Technology companies struggling to keep earnings up amid what's looking to be a protracted economic downturn have something else to worry about -- the stock market.

Tech mavens like

Intel

(INTC) - Get Report

that booked billions of dollars in investment gains in 2000 are going to find their portfolios substantially lighter this year. In the fourth quarter, several companies disclosed that their investments were performing poorly. For instance,

Compaq

(CPQ)

had to write down most of its investment in

CMGI

(CMGI)

-- to the tune of $1.8 billion. Software company

Adobe

(ADBE) - Get Report

, which has a venture capital fund, saw its gains fall more than 80% from a year earlier. (

TheStreet.com

looked at this issue in December, as well.)

Now the concern is that more bad news may be on the way. After all, the

Nasdaq Composite Index

has fallen another 8% this year, putting those portfolios at an even greater risk, since most of the investments are in tech companies. So earnings may weaken even more than expected.

Plenty of companies have jumped into the investing game over the past few years. The basic idea was to invest in companies that could help build demand. For instance,

Qualcomm

(QCOM) - Get Report

would invest in companies that would bolster use of its wireless technology.

Easy Money

But with the Nasdaq roaring along last year, companies saw the investments as easy ways to boost their earnings. Intel,

AT&T

(T) - Get Report

and

Microsoft

(MSFT) - Get Report

, among others, enjoyed fat gains.

Then the market changed and the gains weren't so easy. In the December quarter,

Gateway

(GTW)

had to take a $187 million charge to cover poor investments,

Hewlett-Packard

(HWP)

wrote down $365 million and

Yahoo!

(YHOO)

took a $163 million charge. Companies must take charges for investments when the market value falls below the cost of those investments. Like investment gains, those charges typically count as extraordinary items, which many analysts overlook but include in a company's bottom line.

In most cases, analysts exclude these gains and losses in making their closely watched estimates. But when times were good, some persuaded analysts to include the gains.

Intel, for instance, fought hard for this treatment. And it has helped. For 2000, Intel's gains on investments, interest and other income added $4.75 billion, or 31% of pretax income. That was up from $1.46 billion in 1999, or 13% of pretax income. Much of the $4.75 billion came from the $2.3 billion in gains and other income that Intel brought in during the second quarter for the sale of assets related to its investment in

Micron Technology

(MU) - Get Report

.

Diminishing Returns

But with the market weakening, those gains are dwindling. Even Intel says it doesn't look like there's going to be too much in the way of investment income. In fact, it told analysts in January to count on $180 million in investment gains, interest and other income for the first quarter -- and of that no gains will come from its venture capital unit

Intel Capital

. That compares with $640 million in the year-earlier quarter.

"It's a moot point," says

Drew Peck, an analyst at

SG Cowen

. From the beginning, Peck says he has been against including the gains. The policy, he says, is "preposterous." As an analyst, he says, how does he know what Intel will or won't sell during the quarter? He doesn't. When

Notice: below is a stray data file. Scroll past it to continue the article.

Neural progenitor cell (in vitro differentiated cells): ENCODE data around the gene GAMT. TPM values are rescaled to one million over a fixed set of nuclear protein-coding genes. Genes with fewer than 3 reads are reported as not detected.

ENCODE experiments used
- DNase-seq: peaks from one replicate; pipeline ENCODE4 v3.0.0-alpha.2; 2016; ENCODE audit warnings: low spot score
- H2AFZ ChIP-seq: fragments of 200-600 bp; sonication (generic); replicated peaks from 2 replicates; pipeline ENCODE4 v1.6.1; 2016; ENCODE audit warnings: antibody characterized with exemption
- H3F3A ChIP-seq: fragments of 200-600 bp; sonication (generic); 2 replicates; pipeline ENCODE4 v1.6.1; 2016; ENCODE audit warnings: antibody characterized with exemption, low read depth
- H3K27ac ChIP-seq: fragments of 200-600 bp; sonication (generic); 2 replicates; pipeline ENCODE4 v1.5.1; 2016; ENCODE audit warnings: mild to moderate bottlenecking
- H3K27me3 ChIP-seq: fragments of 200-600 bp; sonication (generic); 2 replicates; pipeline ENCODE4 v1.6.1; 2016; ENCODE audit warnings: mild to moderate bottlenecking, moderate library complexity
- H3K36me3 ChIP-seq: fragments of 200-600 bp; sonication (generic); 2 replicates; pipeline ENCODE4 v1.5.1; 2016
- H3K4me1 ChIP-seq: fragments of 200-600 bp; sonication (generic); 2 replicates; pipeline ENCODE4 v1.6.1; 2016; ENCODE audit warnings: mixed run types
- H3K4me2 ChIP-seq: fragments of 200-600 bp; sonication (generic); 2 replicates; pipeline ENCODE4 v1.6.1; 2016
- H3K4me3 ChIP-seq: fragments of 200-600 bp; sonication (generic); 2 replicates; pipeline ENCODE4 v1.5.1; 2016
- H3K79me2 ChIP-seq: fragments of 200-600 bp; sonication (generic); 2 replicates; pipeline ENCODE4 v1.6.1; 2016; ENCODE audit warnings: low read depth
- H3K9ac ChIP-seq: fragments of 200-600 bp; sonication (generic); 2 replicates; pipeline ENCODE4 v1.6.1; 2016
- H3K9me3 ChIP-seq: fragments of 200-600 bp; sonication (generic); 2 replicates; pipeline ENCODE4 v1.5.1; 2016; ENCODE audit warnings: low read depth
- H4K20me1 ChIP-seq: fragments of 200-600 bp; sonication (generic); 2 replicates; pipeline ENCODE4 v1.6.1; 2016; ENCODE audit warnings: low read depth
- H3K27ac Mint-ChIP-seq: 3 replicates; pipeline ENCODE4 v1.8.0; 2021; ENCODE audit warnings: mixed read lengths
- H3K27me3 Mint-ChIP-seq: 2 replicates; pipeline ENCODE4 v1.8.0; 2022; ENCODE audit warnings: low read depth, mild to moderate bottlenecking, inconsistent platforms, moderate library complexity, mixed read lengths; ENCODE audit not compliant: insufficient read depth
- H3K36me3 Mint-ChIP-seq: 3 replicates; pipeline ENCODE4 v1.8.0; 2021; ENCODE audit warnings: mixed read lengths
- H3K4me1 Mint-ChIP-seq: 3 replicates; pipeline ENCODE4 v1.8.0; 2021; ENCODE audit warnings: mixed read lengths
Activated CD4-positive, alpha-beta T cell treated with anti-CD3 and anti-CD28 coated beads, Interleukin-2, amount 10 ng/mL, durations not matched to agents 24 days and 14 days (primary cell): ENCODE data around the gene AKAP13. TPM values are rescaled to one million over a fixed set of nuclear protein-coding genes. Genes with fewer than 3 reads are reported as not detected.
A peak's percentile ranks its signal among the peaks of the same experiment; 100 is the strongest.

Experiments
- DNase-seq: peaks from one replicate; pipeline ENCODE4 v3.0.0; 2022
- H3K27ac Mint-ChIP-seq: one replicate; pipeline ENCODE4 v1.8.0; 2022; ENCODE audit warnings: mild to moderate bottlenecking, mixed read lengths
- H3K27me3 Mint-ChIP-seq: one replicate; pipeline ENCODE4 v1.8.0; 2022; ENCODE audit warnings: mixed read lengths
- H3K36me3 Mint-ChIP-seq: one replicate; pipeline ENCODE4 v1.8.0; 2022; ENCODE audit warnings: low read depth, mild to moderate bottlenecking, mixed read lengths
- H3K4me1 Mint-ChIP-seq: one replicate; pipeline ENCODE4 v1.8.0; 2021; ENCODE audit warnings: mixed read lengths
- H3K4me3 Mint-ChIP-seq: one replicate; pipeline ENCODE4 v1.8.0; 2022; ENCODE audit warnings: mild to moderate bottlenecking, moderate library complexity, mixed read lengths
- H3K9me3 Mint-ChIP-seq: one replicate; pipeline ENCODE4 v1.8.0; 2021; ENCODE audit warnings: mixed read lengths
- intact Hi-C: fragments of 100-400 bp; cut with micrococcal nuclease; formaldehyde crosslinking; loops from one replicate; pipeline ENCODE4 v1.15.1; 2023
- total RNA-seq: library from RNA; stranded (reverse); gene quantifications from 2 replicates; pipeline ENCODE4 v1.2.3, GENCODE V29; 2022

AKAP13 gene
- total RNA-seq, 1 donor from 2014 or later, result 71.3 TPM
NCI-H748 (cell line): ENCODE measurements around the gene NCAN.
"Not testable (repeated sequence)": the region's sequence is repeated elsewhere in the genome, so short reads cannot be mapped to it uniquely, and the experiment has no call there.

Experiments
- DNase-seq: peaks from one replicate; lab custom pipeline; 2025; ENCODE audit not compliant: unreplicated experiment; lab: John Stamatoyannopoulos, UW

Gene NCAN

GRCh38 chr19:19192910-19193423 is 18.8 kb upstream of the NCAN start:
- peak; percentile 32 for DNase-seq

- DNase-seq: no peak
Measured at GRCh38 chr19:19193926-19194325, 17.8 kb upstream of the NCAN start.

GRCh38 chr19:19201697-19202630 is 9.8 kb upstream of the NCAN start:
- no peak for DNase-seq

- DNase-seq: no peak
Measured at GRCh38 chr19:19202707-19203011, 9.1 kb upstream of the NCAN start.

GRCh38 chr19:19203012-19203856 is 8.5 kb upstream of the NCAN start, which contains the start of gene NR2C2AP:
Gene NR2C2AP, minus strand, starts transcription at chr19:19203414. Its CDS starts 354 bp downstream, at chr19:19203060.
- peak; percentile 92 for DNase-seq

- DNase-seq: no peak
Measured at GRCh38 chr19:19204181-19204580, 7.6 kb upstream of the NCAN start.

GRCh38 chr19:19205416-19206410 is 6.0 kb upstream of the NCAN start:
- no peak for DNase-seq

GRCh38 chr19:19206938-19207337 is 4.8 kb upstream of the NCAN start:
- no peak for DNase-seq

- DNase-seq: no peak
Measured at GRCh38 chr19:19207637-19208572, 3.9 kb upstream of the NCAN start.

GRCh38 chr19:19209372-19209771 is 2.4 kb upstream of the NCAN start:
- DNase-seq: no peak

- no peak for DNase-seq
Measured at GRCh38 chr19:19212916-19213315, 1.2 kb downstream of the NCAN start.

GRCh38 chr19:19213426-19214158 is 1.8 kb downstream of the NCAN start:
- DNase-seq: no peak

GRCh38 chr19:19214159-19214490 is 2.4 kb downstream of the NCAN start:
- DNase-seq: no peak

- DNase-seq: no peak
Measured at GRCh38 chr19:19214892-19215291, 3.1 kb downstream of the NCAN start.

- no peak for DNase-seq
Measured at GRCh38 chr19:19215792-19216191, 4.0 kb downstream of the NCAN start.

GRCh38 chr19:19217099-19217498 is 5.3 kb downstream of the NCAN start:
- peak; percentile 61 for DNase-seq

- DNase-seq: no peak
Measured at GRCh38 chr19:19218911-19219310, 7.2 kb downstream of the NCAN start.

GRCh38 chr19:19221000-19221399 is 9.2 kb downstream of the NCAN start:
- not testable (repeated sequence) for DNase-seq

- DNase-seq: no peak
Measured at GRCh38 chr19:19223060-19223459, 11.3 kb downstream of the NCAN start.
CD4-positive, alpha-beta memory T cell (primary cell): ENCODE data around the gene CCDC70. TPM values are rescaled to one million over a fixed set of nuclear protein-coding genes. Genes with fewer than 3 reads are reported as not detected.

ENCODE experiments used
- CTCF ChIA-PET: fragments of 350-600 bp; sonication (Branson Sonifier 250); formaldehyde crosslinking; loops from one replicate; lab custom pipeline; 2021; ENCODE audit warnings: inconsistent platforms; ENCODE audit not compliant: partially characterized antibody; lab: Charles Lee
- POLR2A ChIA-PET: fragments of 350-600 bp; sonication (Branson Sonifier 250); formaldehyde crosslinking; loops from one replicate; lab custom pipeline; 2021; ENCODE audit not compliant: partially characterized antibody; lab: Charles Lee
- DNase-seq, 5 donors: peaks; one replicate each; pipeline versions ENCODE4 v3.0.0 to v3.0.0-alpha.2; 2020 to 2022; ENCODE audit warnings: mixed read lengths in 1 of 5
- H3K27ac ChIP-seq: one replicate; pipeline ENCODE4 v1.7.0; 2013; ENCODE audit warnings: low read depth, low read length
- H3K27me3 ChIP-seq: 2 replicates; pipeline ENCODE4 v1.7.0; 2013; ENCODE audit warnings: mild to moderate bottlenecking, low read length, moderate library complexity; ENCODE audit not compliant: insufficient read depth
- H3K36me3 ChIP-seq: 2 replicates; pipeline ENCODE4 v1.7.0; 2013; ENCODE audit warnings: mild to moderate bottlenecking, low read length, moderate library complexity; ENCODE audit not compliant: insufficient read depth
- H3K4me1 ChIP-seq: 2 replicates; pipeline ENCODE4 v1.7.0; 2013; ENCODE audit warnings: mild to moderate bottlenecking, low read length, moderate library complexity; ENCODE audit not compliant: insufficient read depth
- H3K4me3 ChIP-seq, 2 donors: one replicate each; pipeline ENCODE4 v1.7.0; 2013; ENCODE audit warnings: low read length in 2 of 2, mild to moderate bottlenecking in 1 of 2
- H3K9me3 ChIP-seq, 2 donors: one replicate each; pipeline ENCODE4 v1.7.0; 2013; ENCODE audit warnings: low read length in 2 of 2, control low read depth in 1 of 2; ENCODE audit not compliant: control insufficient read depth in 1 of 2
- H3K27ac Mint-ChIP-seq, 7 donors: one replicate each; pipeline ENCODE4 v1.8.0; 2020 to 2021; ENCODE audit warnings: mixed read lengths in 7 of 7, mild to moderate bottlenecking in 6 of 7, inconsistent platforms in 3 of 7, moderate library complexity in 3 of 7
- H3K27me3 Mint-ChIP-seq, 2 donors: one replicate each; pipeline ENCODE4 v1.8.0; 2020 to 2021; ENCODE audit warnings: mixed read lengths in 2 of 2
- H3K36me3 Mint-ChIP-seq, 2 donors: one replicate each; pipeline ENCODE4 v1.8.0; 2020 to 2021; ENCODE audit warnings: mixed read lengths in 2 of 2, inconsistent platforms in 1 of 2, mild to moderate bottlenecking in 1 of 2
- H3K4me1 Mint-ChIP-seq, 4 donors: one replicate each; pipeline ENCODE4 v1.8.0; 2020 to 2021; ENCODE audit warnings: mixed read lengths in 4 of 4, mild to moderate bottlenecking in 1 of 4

First Call/Thomson Financial

called to ask him to start including a figure for gains in his estimate -- so his number would match with other analysts' estimates, he responded, "Zero." (SG Cowen hasn't done any underwriting for Intel.)

Don't expect Intel to turn around now and say it doesn't want the gains or losses included in the estimates, Peck says. Indeed, at this point Intel says it hasn't changed its policy of believing that analysts ought to include investment gains in their estimates.

"That's our current plan. We haven't changed our plan," Intel spokesman Tom Beerman says.

To Include or Exclude?

One analyst says that be the gains small or large, they shouldn't be included in earnings because the investment money distorts the bottom line figures, making it more difficult to value the company. Eric Ross, an analyst at

Thomas Weisel Partners

, says that investments boost the earnings, making the price-to-earnings ratio appear to be lower than it actually is. Instead of the company's P/E ratio being on par with other technology companies, it may appear to be closer to a financial company.

Still, Intel may have a tough time with earnings comparisons in this year's first and second quarters because the corresponding 2000 quarters had big gains. So investors are going to be staring at some harsh comparisons. "It's going to be difficult, in Intel's case specifically," Ross says.

Beerman says this is because of the decline in the value of Intel's portfolio as well as the gains that have already been taken through the sale of assets in that portfolio. Intel's portfolio, which stood at $10.8 billion on April 1, 2000, near the height of the market's bubble, was worth $3.7 billion at Dec. 30 after asset sales and depreciation.

Without the gains as a diversion in 2001, investors are going to be taking a closer look at Intel's and other technology's core businesses. And with the economy in a downturn, and all things technology hurting, they may be wishing it were the year 2000 again.